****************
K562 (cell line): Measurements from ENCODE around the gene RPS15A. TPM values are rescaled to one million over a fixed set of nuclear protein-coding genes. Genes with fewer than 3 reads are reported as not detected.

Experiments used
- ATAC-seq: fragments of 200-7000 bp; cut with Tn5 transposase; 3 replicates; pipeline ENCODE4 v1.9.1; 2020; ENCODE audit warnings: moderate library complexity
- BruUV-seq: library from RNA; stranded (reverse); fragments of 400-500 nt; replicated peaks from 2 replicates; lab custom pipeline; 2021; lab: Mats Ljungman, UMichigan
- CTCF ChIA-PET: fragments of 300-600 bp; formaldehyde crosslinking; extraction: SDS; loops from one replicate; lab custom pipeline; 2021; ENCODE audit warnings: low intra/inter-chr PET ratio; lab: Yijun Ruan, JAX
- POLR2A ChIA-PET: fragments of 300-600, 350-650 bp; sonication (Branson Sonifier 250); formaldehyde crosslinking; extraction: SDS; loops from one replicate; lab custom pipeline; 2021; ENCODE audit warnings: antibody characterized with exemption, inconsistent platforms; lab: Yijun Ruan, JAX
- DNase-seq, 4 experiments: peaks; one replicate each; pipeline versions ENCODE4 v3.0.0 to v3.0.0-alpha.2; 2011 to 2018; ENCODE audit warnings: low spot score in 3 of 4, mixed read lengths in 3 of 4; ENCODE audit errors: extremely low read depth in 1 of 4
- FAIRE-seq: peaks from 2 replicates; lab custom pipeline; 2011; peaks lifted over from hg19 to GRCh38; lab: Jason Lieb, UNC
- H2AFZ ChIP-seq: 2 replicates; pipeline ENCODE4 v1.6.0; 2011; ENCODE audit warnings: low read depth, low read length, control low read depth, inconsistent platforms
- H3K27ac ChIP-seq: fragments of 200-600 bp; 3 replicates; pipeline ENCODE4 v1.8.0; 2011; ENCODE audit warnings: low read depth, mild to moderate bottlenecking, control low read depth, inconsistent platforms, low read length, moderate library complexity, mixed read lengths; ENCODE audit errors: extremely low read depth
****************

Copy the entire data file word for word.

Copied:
K562 (cell line): Measurements from ENCODE around the gene RPS15A. TPM values are rescaled to one million over a fixed set of nuclear protein-coding genes. Genes with fewer than 3 reads are reported as not detected.

Experiments used
- ATAC-seq: fragments of 200-7000 bp; cut with Tn5 transposase; 3 replicates; pipeline ENCODE4 v1.9.1; 2020; ENCODE audit warnings: moderate library complexity
- BruUV-seq: library from RNA; stranded (reverse); fragments of 400-500 nt; replicated peaks from 2 replicates; lab custom pipeline; 2021; lab: Mats Ljungman, UMichigan
- CTCF ChIA-PET: fragments of 300-600 bp; formaldehyde crosslinking; extraction: SDS; loops from one replicate; lab custom pipeline; 2021; ENCODE audit warnings: low intra/inter-chr PET ratio; lab: Yijun Ruan, JAX
- POLR2A ChIA-PET: fragments of 300-600, 350-650 bp; sonication (Branson Sonifier 250); formaldehyde crosslinking; extraction: SDS; loops from one replicate; lab custom pipeline; 2021; ENCODE audit warnings: antibody characterized with exemption, inconsistent platforms; lab: Yijun Ruan, JAX
- DNase-seq, 4 experiments: peaks; one replicate each; pipeline versions ENCODE4 v3.0.0 to v3.0.0-alpha.2; 2011 to 2018; ENCODE audit warnings: low spot score in 3 of 4, mixed read lengths in 3 of 4; ENCODE audit errors: extremely low read depth in 1 of 4
- FAIRE-seq: peaks from 2 replicates; lab custom pipeline; 2011; peaks lifted over from hg19 to GRCh38; lab: Jason Lieb, UNC
- H2AFZ ChIP-seq: 2 replicates; pipeline ENCODE4 v1.6.0; 2011; ENCODE audit warnings: low read depth, low read length, control low read depth, inconsistent platforms
- H3K27ac ChIP-seq: fragments of 200-600 bp; 3 replicates; pipeline ENCODE4 v1.8.0; 2011; ENCODE audit warnings: low read depth, mild to moderate bottlenecking, control low read depth, inconsistent platforms, low read length, moderate library complexity, mixed read lengths; ENCODE audit errors: extremely low read depth